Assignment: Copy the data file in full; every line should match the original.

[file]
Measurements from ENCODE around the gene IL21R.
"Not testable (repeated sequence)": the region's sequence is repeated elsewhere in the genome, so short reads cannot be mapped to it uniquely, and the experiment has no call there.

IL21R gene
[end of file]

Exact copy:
Measurements from ENCODE around the gene IL21R.
"Not testable (repeated sequence)": the region's sequence is repeated elsewhere in the genome, so short reads cannot be mapped to it uniquely, and the experiment has no call there.

IL21R gene